Attacked by Amazon forest’s largest venomous snake, a man fights to survive

RIO DE JANEIRO — Few creatures are more feared in the Amazon forest than the surucucu-pico-de-jaca. Considered the largest venomous snake in the Americas — and the world’s longest viper — the South American bushmaster injects up to 500 milligrams of venom into its victims, who develop severe pain, nausea, shock and, in extreme cases, perish in less than an hour.

“The most dreaded of all the South America serpents,” British naturalist Catherine C. Hopley once called its genus.

But when one of them sank its fangs into Cícero José de Oliveira, 43, late last month, at first he didn’t feel any pain. Just a sharp, penetrating “needling” in the back of his left calf — little to betray the extreme danger in which he now found himself, and the pitched battle to survive that lay ahead. In a story that has grabbed headlines all over Brazil, the woodsman would be forced to spend four days without medical care in the forest, writhing atop a plastic sheet, until the arrival of a rescue team — and anti-venom.

A farmworker, Oliveira had been sent deep into the forest in Amazonas state alongside two others to take measurements of a property’s limits along the Juma River, more than 20 miles by foot from the nearest town. It was the last day of the five-day job. Most of their provisions were depleted. The only thing left to do that Thursday was begin the long walk back to civilization.

That was when, along the margins of the Juma River, a bushmaster snapped into view.

“I was brutally surprised,” Oliveira told The Washington Post, in his first extensive interview on the matter. He sat down, stunned: “I was just looking at my leg, at all of this blood coming out.”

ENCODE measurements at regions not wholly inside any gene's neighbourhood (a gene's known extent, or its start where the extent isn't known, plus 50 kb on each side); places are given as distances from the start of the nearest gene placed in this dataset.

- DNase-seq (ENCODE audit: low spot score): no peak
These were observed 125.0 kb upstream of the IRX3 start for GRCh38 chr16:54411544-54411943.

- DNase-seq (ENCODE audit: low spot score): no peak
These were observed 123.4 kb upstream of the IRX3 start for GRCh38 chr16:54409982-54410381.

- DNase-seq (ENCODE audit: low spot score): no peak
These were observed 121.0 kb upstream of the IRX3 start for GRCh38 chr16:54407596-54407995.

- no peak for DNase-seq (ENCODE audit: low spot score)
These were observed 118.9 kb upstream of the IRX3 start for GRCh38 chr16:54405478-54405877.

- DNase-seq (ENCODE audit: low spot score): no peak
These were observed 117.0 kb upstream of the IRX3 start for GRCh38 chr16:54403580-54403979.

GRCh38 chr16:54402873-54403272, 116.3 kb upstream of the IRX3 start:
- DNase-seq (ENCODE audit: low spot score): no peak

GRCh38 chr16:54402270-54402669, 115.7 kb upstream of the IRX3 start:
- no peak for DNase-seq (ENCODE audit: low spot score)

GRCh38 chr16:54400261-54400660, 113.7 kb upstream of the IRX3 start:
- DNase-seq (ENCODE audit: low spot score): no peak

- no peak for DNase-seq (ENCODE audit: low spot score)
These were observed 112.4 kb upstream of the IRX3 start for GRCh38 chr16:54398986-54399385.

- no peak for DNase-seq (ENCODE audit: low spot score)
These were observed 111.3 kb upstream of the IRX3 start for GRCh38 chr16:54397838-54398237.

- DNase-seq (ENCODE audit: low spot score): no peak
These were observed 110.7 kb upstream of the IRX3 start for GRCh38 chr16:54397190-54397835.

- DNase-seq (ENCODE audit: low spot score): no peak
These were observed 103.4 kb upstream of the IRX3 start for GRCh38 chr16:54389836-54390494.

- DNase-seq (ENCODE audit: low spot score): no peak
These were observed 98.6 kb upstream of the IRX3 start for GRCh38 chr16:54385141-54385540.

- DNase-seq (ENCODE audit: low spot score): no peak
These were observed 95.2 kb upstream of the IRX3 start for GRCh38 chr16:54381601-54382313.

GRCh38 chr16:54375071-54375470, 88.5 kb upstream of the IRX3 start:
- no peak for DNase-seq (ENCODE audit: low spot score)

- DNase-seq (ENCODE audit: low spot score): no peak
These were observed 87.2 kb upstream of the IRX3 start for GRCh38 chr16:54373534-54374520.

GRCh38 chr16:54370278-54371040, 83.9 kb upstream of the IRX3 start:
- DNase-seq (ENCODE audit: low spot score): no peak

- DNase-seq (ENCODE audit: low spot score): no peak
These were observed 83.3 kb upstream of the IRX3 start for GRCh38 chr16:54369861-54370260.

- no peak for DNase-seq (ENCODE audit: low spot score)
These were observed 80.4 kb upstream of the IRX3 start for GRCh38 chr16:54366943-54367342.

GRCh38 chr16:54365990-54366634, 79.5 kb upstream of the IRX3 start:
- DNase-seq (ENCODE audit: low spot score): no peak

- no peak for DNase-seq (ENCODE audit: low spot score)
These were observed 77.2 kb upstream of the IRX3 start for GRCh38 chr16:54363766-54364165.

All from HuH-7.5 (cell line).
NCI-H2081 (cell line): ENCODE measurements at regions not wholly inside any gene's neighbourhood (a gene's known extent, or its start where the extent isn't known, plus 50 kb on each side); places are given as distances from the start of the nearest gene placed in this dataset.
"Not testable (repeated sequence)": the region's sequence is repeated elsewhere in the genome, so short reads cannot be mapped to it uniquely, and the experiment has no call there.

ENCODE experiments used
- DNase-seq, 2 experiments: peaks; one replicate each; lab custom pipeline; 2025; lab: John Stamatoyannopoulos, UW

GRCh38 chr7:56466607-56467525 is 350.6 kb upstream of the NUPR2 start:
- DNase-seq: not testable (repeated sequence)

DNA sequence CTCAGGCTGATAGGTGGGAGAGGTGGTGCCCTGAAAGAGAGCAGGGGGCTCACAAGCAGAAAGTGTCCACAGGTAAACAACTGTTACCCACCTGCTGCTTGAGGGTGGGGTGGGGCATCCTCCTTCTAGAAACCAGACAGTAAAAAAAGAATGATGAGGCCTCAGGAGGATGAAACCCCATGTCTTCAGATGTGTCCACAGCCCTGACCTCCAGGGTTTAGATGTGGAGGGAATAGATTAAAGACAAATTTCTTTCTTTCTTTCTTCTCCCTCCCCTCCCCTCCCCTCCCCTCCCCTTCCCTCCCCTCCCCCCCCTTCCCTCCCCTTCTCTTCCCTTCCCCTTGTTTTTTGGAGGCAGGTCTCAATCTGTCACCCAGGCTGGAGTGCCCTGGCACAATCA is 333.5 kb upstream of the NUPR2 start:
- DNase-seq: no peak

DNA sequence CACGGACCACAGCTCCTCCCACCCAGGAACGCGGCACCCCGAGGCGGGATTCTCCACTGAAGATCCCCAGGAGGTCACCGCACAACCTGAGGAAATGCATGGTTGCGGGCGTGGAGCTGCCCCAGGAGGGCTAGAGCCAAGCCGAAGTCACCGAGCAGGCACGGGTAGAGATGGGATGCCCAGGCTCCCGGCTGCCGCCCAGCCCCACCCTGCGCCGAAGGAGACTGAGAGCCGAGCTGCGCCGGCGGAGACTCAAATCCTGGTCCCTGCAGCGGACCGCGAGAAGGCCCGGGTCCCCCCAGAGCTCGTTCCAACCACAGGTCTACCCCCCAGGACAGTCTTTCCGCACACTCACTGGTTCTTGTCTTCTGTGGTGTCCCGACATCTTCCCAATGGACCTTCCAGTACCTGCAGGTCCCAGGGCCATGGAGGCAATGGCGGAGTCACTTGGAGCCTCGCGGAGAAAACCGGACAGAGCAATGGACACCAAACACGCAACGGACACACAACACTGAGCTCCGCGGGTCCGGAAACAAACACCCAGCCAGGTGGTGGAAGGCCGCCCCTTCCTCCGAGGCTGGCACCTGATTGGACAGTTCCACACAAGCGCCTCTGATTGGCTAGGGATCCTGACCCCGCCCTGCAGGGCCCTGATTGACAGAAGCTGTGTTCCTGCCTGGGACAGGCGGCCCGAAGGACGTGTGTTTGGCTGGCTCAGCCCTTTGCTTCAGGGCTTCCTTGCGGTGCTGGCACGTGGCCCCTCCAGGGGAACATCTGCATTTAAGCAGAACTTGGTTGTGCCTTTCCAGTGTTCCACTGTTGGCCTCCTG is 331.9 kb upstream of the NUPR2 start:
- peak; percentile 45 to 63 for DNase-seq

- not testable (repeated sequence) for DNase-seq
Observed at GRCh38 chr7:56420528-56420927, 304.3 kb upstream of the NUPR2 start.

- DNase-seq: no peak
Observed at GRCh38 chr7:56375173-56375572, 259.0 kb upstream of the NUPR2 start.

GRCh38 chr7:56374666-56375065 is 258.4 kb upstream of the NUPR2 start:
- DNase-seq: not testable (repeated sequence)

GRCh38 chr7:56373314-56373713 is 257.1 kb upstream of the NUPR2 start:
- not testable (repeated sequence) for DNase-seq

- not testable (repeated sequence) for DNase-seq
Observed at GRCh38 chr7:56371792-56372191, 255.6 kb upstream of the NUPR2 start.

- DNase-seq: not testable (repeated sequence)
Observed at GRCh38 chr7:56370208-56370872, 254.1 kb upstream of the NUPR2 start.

The father of three daughters only fully appreciated the danger he was in, he said, when one of his two companions told him what had bit him: the feared surucucu-pico-de-jaca. He knew his life — or what remained of it — would be different from that moment forward.

“We’re far from home,” one of his colleagues warned. “We have to get going now.”

Oliveira made it only a kilometer before collapsing, his leg swelling grotesquely. It was a pain unlike any he’d felt before. Seeing he could go no further, one of the men he was with, an Indigenous woodsman, set out in search of help — disappearing into the forest.

Oliveira had nothing more to eat than a bit of mandioca flour.

When word of his peril reached authorities, the Brazilian environmental agency Ibama alerted two rescuers — men of a “certain ruggedness,” their commander said. They knew the mission they were embarking on was risky. Oliveira was in an area so remote they couldn’t even access it by helicopter. They’d have to head out on foot.

“Before I left base, I did a search on the internet about this snake,” said one of the responders, Jeffite Cordeiro Ambrósio. “We knew we were dealing with a poisonous animal whose bite causes extreme pain.”

He told his teammates: Stay calm.

“If we keep a cool head, everything will turn out well,” he said.

Deep in the forest, Oliveira was trying to do the same. Two days had already passed. What little food he had was soon gone. The only thing left to eat was heart of palm collected from nearby palm trees. Then, the water ran out, too. Oliveira refused to allow himself to think that this was the end.

“It never passed once in my head that I was going to die,” he said.

The Indigenous woodman had sent his coordinates to Oliveira’s brother, who went searching for him. Along with four others, they found Oliveira marooned in the forest. But none of them had anti-venom, so they began carrying the wounded man — more than 6 miles through the densest of jungle, in what he called a “race against time.”

For two days, the men walked. Oliveira was getting weaker. They were still too far from help. The nearest hospital was 10 miles away. Oliveira didn’t know how much longer he’d last.

That was when the Ibama rescue team found them.

“I asked him, ‘On a scale of zero to 10, what is the intensity of the pain,’ ” rescuer Ambrósio said. “He said: ‘nine.’ ”

They administered the anti-venom. Oliveira lay down on the floor. He cried.

“Imagine that you’re 10 miles from anything in the middle the forest and then, out of nowhere, you’re drinking cold water and eating bread and salami,” he said. “I wept with happiness.”

The rescuers placed him on a hammock, hefted him aloft, then walked 10 miles out of the forest — back to safety, and to a hospital in his hometown of Careiro, where he’s now recovering.

“And that’s my story,” he said.

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